The process of composing, sketching, painting, choosing colors, judging values and all that is involved in creating a painting has been my passion and inspired me since I was a young girl.
I choose compositions and subjects that I would like in my own home…people and sites that make me feel good. Therefore, when I work on a commissioned piece, I like meeting the person(s) or seeing the site so that I can create a piece of art work with composition, colors and feeling that I would love in my own home for a lifetime.
I believe God has given me this gift to use and to keep developing each day of my life. I pray that I will always keep my mind open to new ideas and methods. I believe you grow by observing nature and studying art work that you like. The more I observe and study, the more I see and want to create.
Julia Bythewood Hodges was born in Savannah, Georgia, a fifth generation native of the city. At an early age Julia demonstrated her natural artistic talent when she won a scholarship to the Telfair Art Academy under David Reese for her sketches and perspective paintings. In 1967 Julia earned her Bachelor of Fine Arts from the Lamar Dodd School of Art at the University of Georgia where her love of and talent for painting and sketching continued to grow and develop.
After graduating from college, Julia traveled through Europe visiting museums and studying the classic artists and their work. When she returned home to Athens, she was inspired by the impressionists and their use of light, movement and free, loose brush strokes. She found herself especially drawn to the impressionistic works of Beaux, Corot, Monet and Sargent.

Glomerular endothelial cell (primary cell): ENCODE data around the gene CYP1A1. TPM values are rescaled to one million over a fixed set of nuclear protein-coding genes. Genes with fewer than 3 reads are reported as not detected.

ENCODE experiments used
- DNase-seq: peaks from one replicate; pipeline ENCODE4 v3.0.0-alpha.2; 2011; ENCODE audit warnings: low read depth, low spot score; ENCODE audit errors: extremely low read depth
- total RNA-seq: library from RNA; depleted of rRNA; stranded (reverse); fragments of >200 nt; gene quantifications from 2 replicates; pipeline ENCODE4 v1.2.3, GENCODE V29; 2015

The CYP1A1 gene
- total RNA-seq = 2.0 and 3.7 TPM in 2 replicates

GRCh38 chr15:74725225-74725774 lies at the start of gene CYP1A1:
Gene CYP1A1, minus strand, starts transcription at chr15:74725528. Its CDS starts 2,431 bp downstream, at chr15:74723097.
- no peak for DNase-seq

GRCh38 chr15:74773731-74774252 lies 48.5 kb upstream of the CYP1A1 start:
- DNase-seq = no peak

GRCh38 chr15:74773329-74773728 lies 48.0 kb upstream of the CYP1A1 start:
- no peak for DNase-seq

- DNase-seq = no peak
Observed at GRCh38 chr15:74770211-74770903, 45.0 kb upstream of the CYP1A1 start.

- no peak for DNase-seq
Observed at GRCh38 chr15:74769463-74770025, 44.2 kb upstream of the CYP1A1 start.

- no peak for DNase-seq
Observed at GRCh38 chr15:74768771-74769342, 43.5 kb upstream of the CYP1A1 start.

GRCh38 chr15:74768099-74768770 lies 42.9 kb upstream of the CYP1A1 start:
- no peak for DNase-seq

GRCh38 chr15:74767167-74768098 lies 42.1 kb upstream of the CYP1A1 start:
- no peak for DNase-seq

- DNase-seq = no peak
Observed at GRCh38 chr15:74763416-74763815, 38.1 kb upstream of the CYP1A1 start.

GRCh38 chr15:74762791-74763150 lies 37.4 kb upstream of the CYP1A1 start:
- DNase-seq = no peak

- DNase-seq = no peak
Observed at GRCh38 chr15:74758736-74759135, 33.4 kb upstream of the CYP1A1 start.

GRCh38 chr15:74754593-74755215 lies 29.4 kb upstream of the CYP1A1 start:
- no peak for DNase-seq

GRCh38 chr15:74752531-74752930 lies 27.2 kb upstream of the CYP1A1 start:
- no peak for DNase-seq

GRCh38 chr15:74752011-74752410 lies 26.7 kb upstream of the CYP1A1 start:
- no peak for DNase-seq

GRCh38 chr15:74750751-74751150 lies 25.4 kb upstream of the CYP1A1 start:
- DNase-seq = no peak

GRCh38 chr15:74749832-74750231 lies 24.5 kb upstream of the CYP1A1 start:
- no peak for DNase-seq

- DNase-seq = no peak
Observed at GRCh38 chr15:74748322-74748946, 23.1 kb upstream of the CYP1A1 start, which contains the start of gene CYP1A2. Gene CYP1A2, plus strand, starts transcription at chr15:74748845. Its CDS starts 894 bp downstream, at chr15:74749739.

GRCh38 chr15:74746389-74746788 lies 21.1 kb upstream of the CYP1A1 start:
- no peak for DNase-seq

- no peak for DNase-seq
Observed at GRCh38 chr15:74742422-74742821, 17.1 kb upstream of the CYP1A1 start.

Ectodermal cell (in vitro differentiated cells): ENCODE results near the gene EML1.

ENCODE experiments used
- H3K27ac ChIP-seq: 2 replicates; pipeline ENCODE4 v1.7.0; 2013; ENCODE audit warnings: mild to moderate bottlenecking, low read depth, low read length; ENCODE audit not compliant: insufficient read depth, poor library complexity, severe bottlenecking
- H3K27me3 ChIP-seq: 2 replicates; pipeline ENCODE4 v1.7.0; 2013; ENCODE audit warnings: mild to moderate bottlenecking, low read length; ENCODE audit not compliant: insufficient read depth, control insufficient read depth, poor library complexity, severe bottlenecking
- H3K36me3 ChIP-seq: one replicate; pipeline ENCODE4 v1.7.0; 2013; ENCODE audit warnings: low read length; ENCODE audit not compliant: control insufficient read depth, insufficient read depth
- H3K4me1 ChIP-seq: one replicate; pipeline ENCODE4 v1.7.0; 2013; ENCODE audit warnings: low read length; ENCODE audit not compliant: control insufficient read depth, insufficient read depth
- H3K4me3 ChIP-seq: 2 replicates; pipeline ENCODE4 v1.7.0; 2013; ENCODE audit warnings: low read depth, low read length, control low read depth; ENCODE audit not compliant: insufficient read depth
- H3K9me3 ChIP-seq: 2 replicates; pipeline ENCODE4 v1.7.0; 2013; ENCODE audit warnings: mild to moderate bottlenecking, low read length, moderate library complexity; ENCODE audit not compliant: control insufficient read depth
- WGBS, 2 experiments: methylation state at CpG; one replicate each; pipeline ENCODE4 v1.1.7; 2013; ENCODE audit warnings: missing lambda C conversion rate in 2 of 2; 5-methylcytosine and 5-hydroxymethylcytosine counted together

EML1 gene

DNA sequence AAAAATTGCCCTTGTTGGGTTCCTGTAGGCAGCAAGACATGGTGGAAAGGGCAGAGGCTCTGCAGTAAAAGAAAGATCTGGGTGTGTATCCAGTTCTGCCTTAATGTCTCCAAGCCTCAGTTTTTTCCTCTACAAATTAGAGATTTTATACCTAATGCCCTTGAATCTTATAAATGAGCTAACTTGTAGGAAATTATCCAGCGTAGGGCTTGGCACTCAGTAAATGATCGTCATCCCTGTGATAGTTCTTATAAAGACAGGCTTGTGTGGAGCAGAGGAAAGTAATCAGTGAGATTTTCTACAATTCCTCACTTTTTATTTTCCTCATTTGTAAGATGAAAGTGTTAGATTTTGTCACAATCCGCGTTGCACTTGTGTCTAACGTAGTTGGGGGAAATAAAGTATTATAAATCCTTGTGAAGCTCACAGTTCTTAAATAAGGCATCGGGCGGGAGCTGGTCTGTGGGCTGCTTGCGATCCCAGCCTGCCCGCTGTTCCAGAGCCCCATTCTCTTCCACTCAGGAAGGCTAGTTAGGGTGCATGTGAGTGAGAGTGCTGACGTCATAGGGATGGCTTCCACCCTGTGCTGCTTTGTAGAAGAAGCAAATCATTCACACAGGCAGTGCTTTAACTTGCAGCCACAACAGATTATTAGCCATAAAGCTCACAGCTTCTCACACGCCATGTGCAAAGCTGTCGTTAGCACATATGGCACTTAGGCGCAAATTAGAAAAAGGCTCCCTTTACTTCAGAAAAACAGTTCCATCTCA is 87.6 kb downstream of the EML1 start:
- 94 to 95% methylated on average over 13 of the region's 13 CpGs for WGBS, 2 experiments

In 1976, Julia moved to Savannah where she began working for the Savannah Corps of Engineers creating architectural renderings. It was at the Corps of Engineers that Julia first began painting pastel portraits of co-workers. Julia's ability to capture the likeness and personality of her subjects made her extremely popular in the company, as well as locally in Savannah.
In 1986, Julia moved to Atlanta where she began working for Heery International, an architectural firm. She continued to do commissioned art work on the weekends. In 2006, Julia left her corporate career to follow her passion of painting portraits and landscapes full-time. She has since become involved in the Portrait Society of America and served on the Cecilia Beaux Forum which helps to strengthen the role of women as portrait artists.
Julia’s works are held in private collections throughout the Southeast and Texas. In 2015, Julia was commissioned to paint The Honorable William T. Moore, Federal Judge. It hangs in the Savannah, Georgia Federal Courthouse. Her portraits are highly sought after for capturing the casual natural expressions, poses and likenesses of her subjects in an impressionistic manner.